It’s all a little complicated - partly because the book is rich with meaning and has depths worth plumbing and partly because the structure does not entirely cohere around the narrative. The book bills itself as a love story, and I think it very much wants to be primarily about that, though romance often ends up feeling tangential to the novel’s dense conceptual discourse. What the characters keep coming back to is “the human dream.” Which is perhaps about love, but I think it will mean very different things to different readers. For me it felt like a yearning for a certain type of immortality, an escape from death & the grief that is always entwined with living and dying.

The metafictional structure creates a complex blurring of monster and doctor, of body and mind, creator and creation. More than once, a character remarks, “I do not know if I am the teller or the tale.” That superposition is where the crux of the novel lies for me - the characters are both creator and creation, echoed and reflected and reborn in new bodies and new forms. The character of Percy Shelley describes it when hearing of a protest of labourers at Manchester,

We are many, he said. Many Shelleys, many Marys. Many stand behind us tonight in spirit, and we shall do the same when we are done here. The body that must fail and fall is not the end of the human dream.

Winterson undercuts this idealism to an extent, exploring the all-too-recurrent misogyny of male idealists, but that was still the compelling idea within the text for me. It is the collective will of the downtrodden rising up, the multiplicity of being of the common man, of the human living within and through the cause. The reflection shows a new face, the echo resolves into one.

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Harrow the Ninth is being released in a few days! I hope the library gets a lot of digital copies.


I just finished In Persuasion Nation by George Saunders and while I found it to be wildly uneven, I also found it to be largely effective socio-politico-economic horror. It’s definitely suffering from a degree of zeerust by virtue of how broad some of its consumerist satire is. We are living in a capitalistic hellscape, but part of what makes it so deeply frightening is how easily we’ve allowed brands to weave themselves into the fabric of our everyday lives.

In at least a couple of the stories, George very much does not bury the lede, but then follows those very clear themes home to logical conclusions not far-removed from where they begin. There is one story, for example, that I think is essentially just an allegory for how fascism co-opts emotionally resonant tragedies to grow in size and momentum, and there is a character who is so obviously the demagogue type, who does things dishonestly and misrepresents things obviously enough that the people around him kind of acknowledge that he’s misrepresenting them, but nonetheless concede that his heart is in the right place and so dog fascism is, in this case, okay. It’s good actually. And the story never really goes anywhere beyond just kind being like… “hey look, this is how fascism can occur in a microcosmic scale.” Which is fine, I suppose, but when it’s bundled in with stories that cut to the quick of human experience a little more uniquely than “fascism is bad” it feels very… un-unique.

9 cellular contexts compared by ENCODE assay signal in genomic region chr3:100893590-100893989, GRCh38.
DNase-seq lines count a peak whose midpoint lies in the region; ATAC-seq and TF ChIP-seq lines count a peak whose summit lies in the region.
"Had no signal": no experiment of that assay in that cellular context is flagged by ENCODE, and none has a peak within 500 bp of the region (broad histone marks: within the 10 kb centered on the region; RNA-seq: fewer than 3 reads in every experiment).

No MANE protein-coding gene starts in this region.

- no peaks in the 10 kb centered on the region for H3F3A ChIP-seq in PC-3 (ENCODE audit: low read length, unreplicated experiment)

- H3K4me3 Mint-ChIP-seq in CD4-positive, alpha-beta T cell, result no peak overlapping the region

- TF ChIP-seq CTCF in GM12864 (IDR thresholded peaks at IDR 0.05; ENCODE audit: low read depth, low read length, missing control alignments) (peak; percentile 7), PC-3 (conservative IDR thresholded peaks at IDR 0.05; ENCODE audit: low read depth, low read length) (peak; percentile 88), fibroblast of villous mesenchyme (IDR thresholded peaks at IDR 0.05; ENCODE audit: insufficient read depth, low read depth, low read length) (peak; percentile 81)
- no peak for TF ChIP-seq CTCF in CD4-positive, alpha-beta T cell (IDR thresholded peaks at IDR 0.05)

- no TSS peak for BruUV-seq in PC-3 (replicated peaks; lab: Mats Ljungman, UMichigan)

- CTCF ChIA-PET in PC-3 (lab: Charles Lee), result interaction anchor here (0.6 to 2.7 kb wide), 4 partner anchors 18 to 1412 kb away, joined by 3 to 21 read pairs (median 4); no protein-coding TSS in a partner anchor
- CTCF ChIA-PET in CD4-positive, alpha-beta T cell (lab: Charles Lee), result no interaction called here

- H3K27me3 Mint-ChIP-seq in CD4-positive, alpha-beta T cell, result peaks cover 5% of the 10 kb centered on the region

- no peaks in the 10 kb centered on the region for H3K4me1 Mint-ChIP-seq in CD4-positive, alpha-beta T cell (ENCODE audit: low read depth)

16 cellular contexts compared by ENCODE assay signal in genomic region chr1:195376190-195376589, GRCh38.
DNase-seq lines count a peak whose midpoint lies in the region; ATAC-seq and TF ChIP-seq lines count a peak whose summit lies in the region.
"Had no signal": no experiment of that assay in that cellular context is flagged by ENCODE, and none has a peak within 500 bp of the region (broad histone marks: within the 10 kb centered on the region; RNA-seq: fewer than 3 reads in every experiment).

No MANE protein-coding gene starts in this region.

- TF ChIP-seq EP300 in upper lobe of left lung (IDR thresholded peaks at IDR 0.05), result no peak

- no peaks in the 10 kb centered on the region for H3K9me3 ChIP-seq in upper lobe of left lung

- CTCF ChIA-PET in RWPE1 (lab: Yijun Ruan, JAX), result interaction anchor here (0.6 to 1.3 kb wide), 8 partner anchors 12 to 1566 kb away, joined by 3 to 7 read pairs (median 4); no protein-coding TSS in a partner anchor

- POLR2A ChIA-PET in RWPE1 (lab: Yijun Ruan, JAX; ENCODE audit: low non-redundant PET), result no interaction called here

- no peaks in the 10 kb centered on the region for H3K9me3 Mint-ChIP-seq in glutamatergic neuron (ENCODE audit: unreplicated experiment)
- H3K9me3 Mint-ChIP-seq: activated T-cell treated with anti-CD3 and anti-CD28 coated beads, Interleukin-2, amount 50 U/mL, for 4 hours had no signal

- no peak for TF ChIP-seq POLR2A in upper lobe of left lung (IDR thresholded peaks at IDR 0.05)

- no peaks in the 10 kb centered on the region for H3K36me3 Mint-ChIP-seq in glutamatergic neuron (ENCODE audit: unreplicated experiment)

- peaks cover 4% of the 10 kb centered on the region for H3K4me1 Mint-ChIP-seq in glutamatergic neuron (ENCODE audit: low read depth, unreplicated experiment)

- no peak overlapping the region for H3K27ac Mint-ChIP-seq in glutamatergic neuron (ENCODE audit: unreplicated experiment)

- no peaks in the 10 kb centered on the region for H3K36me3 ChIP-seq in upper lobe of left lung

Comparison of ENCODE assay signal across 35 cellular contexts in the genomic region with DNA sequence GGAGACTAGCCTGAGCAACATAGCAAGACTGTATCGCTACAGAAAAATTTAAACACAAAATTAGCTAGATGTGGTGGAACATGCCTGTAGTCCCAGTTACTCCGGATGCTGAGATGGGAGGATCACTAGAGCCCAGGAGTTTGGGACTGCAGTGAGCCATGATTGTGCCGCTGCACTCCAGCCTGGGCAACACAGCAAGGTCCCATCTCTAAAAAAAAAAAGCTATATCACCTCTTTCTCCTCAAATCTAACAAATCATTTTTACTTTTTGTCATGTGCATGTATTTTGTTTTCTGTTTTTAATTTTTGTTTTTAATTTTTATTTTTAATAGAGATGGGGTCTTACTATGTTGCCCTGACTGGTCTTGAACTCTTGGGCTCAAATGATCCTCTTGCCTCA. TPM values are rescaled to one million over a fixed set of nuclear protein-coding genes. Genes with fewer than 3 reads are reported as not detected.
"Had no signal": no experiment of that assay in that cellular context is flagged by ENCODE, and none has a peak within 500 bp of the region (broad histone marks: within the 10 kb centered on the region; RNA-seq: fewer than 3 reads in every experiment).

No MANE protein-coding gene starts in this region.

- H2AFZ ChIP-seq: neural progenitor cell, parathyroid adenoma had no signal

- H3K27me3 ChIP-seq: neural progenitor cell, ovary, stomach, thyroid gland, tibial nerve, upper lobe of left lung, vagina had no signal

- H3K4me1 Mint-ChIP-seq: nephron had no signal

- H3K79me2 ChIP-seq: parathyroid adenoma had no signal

I also feel that Saunders undercuts himself by being a bit too in love with some of the science-fictional conceits he’s come up with; by never letting a gag die. Consistency is, as they say, king, but I’ll give you the following example and you decide:

In a particular story, a group of teens are essentially high-class focus testers for marketing material. They’ve been doing this so acutely for so long that they’ve essentially lost the ability to emote using unique language, and instead express strong feelings by directly citing the ISBN look-up number of a commercial that expresses a similar feeling. What grates is that… since this story is a love story, featuring loss, and grief, and puberty (and all that is contained therein), this gag is executed constantly, and it becomes more chafing (read: more difficult to comfortably read) than it is thematically resonant.

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Since I’m back in the office and like a book I can zip through I’ve picked up the first couple of books in The Expanse series which are fine but give me an extra appreciation for the television series and especially the casting. Extra props go to Thomas Jane for adding a melancholy to Miller who just comes across as a bit of a creep in the novel and more props to Shohreh Aghdashloo for toning down the “lol epic sweary grandma” vibe I get quite a bit from Avasarala in the novel. Remarkably Holden is even more annoying and righteous in the book. All that said though, they are very readable and I am enjoying them by and large.


The Expanse show is striking for me in that, thereabouts season 3, it turns into truly wonderful political television in a way that the books–with their devotion to single-character perspectives–fail to be truly impactful political literature for me. Also yeah, Thomas Jane and Shohreh Aghdashloo are fantastic, and Cara Gee and David Strathairn absolutely kill it as representatives of both Belter ideologies and as their own characters. It’s deeply ironic though, if nothing else, that a story fundamentally about capitalistic oppression writ large across space is funded as a kind of pet fancy by Jef Bezoar himself.

Wrt to the books, it’s interesting how Corey clearly learns how to develop both his characters and conflicts over time. Bobbie and Alex become truly fascinating characters in their own rights, and Corey not infrequently, as the series progresses, becomes more willing to experiment with the limits of his writing, which I think early on is workmanlike and in the service of plot and setting, and little else.